By Pamela Arora, SVP CIO and Katherine Lusk, Chief Health Information Management & Exchange Officer, Children’s Health
In 2012, Children’s HealthSM faced two significant environmental changes that held the potential to impact provider workflow vis-a-vis additional documentation requirements. And if these changes were not handled well, they could result in a significant negative impact to provider efficiency, clinical communication, and revenue capture. With the possible financial impact being in the millions, we needed to “fuel up” for these changes. What were they?
- Texas was moving to Prospective Payment System (PPS) for Medicaid inpatients Sept. 1, 2013
- Roll out of the International Classification of Diseases Version 10 on Oct. 1, 2015
Being an organization that seeks to leverage the power of technology tools to improve care delivery and outcomes, we thought this challenge represented a perfect opportunity to draw on the collaborative spirit of our team members, to develop processes that would enable us to meet the requirements of PPS and ICD-10, and employ the robust technology tools we have deployed across our organization.
This initiative resulted in Children’s Health in Dallas rolling out a Clinical Documentation Integrity Program that was fueled by a combination of technology, data analytics, and process changes that ultimately helped us increase overall case mix index (without additional employees), improved clinical communication, and streamlined provider documentation.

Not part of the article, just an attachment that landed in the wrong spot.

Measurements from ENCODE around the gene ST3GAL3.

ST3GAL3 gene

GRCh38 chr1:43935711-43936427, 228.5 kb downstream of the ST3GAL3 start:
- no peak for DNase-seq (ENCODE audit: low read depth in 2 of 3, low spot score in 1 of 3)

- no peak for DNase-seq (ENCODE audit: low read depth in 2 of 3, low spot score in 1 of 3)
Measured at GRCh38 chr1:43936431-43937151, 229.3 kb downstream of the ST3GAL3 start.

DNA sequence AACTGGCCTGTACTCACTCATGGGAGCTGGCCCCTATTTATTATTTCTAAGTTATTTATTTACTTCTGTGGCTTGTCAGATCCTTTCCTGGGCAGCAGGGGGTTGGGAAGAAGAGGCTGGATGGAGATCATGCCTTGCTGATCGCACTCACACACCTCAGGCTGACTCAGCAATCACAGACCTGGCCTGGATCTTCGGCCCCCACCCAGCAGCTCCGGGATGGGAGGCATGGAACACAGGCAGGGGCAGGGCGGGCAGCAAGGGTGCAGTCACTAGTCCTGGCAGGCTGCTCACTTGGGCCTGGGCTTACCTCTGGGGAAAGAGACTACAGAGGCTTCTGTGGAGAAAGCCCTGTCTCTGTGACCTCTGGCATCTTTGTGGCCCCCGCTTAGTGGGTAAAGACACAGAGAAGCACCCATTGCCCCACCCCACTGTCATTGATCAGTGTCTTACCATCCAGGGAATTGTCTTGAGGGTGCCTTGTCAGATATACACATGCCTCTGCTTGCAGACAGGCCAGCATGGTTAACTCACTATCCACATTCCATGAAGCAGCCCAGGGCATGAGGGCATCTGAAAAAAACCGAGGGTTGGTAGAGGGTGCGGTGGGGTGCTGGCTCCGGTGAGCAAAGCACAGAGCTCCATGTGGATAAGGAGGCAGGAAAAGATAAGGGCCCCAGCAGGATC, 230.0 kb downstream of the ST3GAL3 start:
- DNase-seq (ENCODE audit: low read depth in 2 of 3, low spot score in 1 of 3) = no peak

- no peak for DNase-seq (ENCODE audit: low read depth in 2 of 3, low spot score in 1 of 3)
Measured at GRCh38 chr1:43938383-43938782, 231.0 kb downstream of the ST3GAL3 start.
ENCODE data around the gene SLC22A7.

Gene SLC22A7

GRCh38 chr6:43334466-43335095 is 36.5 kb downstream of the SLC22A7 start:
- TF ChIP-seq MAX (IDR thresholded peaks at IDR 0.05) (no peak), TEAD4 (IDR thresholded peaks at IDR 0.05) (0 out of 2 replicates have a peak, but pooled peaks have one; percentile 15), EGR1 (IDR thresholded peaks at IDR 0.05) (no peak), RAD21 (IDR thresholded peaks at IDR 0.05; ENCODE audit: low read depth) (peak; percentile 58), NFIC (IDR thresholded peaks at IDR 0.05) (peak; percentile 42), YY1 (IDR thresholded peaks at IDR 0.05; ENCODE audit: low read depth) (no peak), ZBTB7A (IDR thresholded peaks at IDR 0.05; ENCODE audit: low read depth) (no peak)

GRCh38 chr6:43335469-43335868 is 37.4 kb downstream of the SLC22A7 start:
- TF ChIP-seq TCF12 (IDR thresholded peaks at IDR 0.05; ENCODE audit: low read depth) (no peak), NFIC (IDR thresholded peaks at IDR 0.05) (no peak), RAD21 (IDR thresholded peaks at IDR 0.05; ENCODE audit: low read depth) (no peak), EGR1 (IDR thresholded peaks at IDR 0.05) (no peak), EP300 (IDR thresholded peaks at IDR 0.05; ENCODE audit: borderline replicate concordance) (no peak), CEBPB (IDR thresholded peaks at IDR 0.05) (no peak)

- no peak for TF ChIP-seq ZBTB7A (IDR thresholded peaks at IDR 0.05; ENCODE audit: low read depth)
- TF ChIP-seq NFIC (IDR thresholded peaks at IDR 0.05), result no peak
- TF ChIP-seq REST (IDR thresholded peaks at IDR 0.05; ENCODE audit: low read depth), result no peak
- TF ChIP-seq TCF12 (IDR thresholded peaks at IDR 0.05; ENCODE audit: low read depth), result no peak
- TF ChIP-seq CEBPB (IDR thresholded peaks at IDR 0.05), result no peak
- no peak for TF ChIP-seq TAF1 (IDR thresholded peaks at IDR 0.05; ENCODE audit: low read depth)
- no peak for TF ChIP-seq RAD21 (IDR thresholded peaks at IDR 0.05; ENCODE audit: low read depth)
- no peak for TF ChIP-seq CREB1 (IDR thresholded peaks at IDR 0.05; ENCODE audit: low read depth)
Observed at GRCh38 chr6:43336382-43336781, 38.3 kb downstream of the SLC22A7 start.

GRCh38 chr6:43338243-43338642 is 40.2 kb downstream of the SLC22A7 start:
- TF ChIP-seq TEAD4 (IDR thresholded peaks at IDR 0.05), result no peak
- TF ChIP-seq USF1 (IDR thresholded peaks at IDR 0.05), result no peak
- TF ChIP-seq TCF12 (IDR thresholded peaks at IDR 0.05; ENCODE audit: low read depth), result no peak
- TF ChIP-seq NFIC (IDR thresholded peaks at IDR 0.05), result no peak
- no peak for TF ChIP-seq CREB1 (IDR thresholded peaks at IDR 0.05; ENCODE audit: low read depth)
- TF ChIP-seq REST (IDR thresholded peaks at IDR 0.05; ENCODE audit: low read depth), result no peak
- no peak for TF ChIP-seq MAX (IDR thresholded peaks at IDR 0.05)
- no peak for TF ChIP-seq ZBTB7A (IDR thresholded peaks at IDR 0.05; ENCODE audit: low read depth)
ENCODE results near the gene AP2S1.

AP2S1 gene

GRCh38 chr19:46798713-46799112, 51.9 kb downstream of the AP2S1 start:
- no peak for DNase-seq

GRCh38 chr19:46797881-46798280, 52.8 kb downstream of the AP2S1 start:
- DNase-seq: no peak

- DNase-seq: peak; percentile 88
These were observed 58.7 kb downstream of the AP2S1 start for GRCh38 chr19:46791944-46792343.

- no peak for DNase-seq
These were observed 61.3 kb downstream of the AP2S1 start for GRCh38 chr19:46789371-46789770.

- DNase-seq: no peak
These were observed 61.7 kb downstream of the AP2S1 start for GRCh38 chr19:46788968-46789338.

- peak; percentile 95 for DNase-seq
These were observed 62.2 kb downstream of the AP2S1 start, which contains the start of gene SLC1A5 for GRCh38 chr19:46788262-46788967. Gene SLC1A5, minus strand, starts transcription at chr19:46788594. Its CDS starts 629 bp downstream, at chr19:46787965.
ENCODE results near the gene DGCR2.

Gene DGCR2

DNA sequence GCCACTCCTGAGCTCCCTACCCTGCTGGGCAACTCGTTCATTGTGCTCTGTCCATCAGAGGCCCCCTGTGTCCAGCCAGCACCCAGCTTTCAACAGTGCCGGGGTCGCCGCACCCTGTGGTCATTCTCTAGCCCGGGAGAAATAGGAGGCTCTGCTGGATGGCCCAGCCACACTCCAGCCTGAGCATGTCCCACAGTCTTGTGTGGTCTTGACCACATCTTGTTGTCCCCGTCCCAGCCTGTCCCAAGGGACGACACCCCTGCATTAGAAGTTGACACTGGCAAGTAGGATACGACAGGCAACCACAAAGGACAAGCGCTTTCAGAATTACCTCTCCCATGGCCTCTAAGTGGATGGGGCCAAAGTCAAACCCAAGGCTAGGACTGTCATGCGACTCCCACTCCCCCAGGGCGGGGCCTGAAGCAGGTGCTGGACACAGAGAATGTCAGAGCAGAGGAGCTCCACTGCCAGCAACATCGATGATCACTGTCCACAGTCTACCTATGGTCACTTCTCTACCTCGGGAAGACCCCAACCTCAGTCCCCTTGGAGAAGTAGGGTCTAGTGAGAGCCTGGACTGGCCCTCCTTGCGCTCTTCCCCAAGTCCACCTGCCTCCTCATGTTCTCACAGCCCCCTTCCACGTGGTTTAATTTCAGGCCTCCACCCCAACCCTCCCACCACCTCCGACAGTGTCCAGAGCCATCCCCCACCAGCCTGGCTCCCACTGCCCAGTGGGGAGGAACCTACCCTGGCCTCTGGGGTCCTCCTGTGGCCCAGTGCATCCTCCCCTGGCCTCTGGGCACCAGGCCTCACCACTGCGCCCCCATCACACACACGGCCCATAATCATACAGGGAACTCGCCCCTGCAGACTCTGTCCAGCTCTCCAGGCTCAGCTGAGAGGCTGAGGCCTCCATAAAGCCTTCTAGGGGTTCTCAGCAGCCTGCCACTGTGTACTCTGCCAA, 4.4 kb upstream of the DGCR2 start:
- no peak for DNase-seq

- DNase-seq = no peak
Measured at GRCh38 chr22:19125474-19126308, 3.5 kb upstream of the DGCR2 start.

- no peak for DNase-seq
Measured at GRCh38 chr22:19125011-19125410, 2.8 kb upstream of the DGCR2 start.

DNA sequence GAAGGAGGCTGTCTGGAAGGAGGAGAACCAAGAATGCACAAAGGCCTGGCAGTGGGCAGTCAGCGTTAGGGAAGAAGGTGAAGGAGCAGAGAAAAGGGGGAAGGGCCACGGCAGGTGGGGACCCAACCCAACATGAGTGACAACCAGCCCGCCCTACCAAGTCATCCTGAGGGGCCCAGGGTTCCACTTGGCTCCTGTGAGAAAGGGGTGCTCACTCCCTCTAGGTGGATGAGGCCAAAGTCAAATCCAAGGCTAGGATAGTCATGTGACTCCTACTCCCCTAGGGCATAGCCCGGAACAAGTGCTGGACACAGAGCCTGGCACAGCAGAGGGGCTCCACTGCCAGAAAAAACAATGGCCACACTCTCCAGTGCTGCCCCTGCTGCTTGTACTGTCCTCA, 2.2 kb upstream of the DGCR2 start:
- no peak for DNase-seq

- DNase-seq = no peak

People and Process:
We assembled a multidisciplinary workgroup comprised of physicians, advance practice nurses, nutrition, coders and clinical documentation integrity specialists. The work effort began with the team defining the problem and conducting an extensive literature review. Our plan was to begin the process with our Gastrointestinal division and then expand the project to all departments. As such, we secured a physician champion from the gastrointestinal division and sought participation from disciplines to serve as subject matter experts. The clinical documentation integrity specialist facilitated the meetings, pulled the information together and wrote/managed the multiple drafts. Then the document was socialized, which enabled us to receive valuable feedback. The socialization process included meeting with providers one-on-one, department meetings, case studies, posters, and lunch-and-learn engagement. This resulted in extensive changes to the document, which was then triangulated against literature review to ensure we were maintaining a solid scientific base. With the vetting process being tied to scientific evidence, we were able to accomplish and sustain the culture change necessary to gain adoption. The Health Information Management (HIM) team served as the leadership force in the project, with the IT team supporting the “power pack” behind the solution that was embedded in the workflow.
The Power Behind the Program (Technology)